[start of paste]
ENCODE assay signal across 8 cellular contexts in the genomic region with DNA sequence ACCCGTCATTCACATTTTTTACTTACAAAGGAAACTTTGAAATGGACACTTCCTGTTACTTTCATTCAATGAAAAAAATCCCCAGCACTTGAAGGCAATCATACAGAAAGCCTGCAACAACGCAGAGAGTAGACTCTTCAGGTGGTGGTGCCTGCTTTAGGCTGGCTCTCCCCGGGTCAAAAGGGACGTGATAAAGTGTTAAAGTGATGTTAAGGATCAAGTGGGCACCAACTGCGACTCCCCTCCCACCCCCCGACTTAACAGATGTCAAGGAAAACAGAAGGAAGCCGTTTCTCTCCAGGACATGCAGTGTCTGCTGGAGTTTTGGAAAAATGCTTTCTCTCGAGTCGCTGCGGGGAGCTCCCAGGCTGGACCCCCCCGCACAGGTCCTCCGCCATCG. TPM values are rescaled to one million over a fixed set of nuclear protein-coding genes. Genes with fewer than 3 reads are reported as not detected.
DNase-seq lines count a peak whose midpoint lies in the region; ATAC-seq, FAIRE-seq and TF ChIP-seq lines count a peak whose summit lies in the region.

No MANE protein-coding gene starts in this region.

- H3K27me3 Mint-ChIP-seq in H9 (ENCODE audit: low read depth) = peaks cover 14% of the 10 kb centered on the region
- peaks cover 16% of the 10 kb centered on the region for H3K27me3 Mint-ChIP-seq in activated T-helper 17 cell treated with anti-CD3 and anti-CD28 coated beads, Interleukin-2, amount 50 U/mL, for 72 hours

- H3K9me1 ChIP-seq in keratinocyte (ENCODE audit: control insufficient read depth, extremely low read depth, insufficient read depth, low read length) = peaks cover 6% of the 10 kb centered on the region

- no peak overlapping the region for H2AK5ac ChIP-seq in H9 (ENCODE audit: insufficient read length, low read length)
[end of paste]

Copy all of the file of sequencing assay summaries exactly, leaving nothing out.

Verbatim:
ENCODE assay signal across 8 cellular contexts in the genomic region with DNA sequence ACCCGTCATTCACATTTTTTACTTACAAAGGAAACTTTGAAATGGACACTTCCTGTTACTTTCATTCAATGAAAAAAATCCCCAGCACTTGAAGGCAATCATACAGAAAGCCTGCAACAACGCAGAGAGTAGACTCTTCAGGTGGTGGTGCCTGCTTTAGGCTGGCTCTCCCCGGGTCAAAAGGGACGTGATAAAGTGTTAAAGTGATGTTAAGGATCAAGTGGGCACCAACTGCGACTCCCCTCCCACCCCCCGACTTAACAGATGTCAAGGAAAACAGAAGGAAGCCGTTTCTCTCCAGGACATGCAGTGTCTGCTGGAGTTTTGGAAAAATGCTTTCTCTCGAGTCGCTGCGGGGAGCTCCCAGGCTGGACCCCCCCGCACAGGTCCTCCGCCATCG. TPM values are rescaled to one million over a fixed set of nuclear protein-coding genes. Genes with fewer than 3 reads are reported as not detected.
DNase-seq lines count a peak whose midpoint lies in the region; ATAC-seq, FAIRE-seq and TF ChIP-seq lines count a peak whose summit lies in the region.

No MANE protein-coding gene starts in this region.

- H3K27me3 Mint-ChIP-seq in H9 (ENCODE audit: low read depth) = peaks cover 14% of the 10 kb centered on the region
- peaks cover 16% of the 10 kb centered on the region for H3K27me3 Mint-ChIP-seq in activated T-helper 17 cell treated with anti-CD3 and anti-CD28 coated beads, Interleukin-2, amount 50 U/mL, for 72 hours

- H3K9me1 ChIP-seq in keratinocyte (ENCODE audit: control insufficient read depth, extremely low read depth, insufficient read depth, low read length) = peaks cover 6% of the 10 kb centered on the region

- no peak overlapping the region for H2AK5ac ChIP-seq in H9 (ENCODE audit: insufficient read length, low read length)